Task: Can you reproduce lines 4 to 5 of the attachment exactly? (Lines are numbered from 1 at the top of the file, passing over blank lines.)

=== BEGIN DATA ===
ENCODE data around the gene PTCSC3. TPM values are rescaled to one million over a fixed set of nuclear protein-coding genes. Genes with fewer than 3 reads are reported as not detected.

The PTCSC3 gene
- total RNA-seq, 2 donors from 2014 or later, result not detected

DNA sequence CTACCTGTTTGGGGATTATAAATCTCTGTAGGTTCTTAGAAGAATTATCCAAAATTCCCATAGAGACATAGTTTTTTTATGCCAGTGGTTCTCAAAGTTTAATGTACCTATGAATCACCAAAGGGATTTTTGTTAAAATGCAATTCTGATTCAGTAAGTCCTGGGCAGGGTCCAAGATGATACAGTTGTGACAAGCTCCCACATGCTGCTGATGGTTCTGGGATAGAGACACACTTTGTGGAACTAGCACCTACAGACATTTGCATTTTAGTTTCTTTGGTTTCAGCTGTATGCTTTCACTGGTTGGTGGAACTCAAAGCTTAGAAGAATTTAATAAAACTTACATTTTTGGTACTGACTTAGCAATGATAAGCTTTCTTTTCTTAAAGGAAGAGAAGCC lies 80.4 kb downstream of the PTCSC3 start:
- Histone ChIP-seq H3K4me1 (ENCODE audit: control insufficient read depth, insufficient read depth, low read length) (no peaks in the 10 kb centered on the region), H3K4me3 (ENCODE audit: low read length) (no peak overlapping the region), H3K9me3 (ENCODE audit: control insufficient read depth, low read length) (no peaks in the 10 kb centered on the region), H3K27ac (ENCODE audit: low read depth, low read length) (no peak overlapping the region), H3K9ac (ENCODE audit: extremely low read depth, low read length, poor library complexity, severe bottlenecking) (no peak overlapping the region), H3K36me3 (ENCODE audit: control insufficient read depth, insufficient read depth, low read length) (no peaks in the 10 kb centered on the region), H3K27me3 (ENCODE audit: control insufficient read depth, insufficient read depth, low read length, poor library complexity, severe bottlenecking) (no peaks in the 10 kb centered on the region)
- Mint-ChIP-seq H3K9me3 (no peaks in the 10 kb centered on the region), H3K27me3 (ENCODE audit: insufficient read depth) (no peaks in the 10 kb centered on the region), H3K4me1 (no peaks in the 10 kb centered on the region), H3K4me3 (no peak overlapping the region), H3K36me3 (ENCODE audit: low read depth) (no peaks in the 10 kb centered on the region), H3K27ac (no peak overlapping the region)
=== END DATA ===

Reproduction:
DNA sequence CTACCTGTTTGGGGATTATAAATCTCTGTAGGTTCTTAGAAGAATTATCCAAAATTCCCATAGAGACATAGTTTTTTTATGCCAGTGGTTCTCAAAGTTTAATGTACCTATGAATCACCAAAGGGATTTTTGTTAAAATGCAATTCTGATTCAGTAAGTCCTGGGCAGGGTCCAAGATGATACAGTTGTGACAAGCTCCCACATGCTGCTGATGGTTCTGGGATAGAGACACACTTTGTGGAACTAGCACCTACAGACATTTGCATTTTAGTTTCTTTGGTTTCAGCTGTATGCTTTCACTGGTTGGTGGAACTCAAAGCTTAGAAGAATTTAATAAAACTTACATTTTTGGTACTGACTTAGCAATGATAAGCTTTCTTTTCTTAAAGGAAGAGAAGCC lies 80.4 kb downstream of the PTCSC3 start:
- Histone ChIP-seq H3K4me1 (ENCODE audit: control insufficient read depth, insufficient read depth, low read length) (no peaks in the 10 kb centered on the region), H3K4me3 (ENCODE audit: low read length) (no peak overlapping the region), H3K9me3 (ENCODE audit: control insufficient read depth, low read length) (no peaks in the 10 kb centered on the region), H3K27ac (ENCODE audit: low read depth, low read length) (no peak overlapping the region), H3K9ac (ENCODE audit: extremely low read depth, low read length, poor library complexity, severe bottlenecking) (no peak overlapping the region), H3K36me3 (ENCODE audit: control insufficient read depth, insufficient read depth, low read length) (no peaks in the 10 kb centered on the region), H3K27me3 (ENCODE audit: control insufficient read depth, insufficient read depth, low read length, poor library complexity, severe bottlenecking) (no peaks in the 10 kb centered on the region)